Pan Peninsula buyers "don't know which way to turn"
Pan Peninsula buyers admit they "don't know which way to turn" as they strive to pay for their homes.
Ballymore has advised purchasers that speaking about their plight may be "counterproductive" to their bid for finance, creating a "negative hue" around the luxury Millharbour development.
But would-be owners claim they have been unable to reach the company for several weeks to discuss a solution as completion dates loom.
Apartments in Pan Peninsula were snapped up off-plan over two years ago by buyers wooed by facilities such as a spa, gym, private cinema and cocktail lounge.
Units cost between a quarter of a million for a studio to £12million for a penthouse at the time, but The Wharf reported on March 19 that the property downturn had wiped between 10 and 30 per cent off the value of units, resulting in the withdrawal or alteration of many mortgage offers.
Ballymore has pledged to "assess each individual case" to determine the scale of problems. But it reserved the right to "sue for any losses suffered" in a letter to residents in February, saying contracts were "not exchanged on a subject to mortgage basis". Some have already forfeited their deposits and face legal action for missed payments.
Nearly half the 762 units are now part of the Pan Peninsula Buyers Association, which hopes to get Ballymore to the table to discuss a solution.
However, Ballymore's group director for strategy and communications Paul Keogh told The Wharf this week that buyers would not benefit from being PPBA members or contacting the press.
He said: "There is little advantage in buyers being members of Pan Peninsula Buyers Association as everyone's individual financial circumstances are different.
"Some members are large property investors, others are one-off property investors and their motivations for being involved are different.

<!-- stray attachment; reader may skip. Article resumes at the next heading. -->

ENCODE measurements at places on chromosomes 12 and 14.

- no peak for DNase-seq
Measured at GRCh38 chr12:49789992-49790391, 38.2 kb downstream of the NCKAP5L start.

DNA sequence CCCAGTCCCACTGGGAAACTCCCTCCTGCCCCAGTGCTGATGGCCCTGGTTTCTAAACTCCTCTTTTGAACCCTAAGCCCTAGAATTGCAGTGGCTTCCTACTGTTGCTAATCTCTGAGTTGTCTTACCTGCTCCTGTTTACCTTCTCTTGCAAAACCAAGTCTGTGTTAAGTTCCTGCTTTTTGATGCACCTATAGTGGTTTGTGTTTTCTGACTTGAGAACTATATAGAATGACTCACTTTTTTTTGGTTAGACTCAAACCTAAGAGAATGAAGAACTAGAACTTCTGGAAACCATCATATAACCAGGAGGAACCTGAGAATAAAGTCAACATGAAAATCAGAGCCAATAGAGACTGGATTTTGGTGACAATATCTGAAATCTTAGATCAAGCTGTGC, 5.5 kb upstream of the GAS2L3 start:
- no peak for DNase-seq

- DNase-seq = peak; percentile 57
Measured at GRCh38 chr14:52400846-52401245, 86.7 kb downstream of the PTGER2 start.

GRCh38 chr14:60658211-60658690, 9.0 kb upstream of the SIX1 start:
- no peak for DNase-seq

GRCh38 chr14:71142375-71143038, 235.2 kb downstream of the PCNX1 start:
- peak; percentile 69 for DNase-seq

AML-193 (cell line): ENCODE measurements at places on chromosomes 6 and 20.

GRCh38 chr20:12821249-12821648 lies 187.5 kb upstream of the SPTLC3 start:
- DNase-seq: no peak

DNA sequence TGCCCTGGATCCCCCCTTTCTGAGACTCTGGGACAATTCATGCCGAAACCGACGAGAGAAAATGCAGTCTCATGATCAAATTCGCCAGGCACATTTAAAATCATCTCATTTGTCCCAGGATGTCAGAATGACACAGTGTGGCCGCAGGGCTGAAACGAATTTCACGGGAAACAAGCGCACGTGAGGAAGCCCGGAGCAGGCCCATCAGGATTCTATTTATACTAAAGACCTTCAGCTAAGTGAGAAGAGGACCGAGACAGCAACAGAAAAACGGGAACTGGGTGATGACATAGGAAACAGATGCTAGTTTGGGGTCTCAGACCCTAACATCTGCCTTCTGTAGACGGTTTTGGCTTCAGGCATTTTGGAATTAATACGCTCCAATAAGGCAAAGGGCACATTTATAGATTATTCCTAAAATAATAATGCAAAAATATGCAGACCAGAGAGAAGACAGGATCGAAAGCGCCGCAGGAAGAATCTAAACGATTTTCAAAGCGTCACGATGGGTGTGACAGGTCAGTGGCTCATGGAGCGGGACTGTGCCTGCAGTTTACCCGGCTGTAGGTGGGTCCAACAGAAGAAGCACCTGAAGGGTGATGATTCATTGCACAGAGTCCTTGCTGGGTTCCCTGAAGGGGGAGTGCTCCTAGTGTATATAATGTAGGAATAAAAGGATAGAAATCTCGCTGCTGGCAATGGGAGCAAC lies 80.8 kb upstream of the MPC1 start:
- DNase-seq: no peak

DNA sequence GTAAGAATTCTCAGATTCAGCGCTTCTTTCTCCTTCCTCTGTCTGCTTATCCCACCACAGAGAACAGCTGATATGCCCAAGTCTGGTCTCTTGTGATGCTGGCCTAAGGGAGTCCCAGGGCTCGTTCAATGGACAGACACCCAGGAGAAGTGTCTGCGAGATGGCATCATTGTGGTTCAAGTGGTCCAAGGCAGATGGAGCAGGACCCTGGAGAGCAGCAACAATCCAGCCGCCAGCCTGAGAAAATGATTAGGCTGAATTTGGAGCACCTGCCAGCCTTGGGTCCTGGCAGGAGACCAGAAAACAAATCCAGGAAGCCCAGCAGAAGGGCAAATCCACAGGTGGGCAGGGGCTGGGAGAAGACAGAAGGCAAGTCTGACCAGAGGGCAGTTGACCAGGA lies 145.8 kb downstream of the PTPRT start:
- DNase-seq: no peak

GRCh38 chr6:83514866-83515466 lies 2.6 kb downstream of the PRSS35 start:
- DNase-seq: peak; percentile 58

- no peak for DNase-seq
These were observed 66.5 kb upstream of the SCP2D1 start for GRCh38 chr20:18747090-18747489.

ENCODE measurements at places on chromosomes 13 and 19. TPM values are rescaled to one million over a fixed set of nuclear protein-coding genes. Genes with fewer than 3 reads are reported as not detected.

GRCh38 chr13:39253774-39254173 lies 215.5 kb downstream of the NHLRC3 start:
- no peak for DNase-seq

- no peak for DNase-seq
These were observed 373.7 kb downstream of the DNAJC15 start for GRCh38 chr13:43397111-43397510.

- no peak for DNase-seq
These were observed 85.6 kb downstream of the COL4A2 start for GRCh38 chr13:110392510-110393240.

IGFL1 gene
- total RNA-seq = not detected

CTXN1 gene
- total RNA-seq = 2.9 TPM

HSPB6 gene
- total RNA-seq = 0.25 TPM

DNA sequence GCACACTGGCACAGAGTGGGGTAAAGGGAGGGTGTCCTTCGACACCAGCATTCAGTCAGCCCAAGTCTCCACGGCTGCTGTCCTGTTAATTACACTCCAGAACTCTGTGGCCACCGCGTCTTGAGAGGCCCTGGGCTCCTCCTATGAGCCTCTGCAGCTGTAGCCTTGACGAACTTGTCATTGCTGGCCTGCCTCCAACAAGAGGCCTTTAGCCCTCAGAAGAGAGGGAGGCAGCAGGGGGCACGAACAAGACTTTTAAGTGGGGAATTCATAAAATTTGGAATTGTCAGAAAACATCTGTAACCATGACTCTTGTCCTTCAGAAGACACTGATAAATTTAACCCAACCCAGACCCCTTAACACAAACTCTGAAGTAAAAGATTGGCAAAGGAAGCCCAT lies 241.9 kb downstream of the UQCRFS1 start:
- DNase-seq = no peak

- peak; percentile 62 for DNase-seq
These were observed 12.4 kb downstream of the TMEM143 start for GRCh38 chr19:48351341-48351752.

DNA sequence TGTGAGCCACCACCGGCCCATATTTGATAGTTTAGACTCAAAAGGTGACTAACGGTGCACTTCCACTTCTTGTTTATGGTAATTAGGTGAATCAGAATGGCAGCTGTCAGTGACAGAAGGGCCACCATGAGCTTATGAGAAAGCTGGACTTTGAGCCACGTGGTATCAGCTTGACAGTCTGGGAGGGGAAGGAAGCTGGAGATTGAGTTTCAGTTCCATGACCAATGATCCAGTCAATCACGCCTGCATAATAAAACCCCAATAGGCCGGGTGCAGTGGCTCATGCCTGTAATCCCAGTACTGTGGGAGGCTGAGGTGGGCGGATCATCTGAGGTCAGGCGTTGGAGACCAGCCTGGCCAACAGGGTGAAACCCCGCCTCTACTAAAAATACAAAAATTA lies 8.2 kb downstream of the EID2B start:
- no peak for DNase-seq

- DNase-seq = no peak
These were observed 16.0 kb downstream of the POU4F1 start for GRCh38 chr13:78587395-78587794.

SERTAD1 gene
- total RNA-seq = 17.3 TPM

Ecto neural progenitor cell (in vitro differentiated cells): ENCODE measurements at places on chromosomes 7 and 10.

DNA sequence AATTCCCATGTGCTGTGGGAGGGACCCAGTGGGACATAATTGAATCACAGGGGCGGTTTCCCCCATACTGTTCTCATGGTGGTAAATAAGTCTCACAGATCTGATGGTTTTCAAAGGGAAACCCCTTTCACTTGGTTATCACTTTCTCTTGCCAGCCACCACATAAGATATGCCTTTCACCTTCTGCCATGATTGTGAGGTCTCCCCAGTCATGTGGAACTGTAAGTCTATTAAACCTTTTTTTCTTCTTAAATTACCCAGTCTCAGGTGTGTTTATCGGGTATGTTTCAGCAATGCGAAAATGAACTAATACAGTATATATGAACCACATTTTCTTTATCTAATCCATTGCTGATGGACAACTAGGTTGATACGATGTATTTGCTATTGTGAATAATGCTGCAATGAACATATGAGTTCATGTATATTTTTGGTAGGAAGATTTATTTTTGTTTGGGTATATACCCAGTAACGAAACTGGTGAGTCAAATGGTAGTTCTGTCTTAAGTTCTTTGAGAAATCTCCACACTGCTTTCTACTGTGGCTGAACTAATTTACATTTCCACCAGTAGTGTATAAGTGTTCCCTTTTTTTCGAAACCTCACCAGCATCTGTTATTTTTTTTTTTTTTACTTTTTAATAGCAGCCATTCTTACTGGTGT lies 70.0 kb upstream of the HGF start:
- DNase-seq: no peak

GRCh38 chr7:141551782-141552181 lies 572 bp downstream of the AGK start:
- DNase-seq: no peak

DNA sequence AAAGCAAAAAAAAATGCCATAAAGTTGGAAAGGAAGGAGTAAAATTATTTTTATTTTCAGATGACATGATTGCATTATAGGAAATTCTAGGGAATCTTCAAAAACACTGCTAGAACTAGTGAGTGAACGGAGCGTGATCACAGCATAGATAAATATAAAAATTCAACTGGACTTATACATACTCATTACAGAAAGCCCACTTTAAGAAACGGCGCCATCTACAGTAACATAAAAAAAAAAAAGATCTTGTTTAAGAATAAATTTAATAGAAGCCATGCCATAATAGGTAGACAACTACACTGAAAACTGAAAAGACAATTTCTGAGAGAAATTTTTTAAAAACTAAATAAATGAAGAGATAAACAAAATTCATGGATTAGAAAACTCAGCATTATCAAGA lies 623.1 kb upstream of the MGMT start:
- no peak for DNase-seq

"Ballymore has to assess each individual case and take a view as to that client's level of difficulty in being able to complete their legal obligations to Ballymore.
"I do not think they are benefiting by constantly approaching the media.
"In fact, it may be counterproductive to be constantly going to the media about Pan Peninsula as it creates a negative hue around what is undoubtedly the best place in London to live at the moment.
"It will all hamper their efforts to get finance. My advice is to talk to Ballymore individually, outlining their individual financial difficulties and we will listen and advise accordingly."
Mr Keogh again referred all buyer concerns to new group sales and marketing director Michael Meanley, who would be "handling each case one by one". He also added that full-time staff based at Pan Peninsula would be "available to help with individual queries".
However, the chairman of the PPBA, who asked not to be named, confirmed that many had been unable to get hold of Mr Meanley since his name was first mentioned in The Wharf three weeks ago.
He also claimed that only around 20 per cent of buyers who had already been served with completion notices had done so.
He said: "We've tried contacting them on several occasions and have had no responses, or we've been told we'll get a call back and nothing's happened.
"At this moment in time, there are quite a few people that are not in a position to complete.
"People don't know which way to turn. We're all professionals, and we're not being dealt with in a professional manner."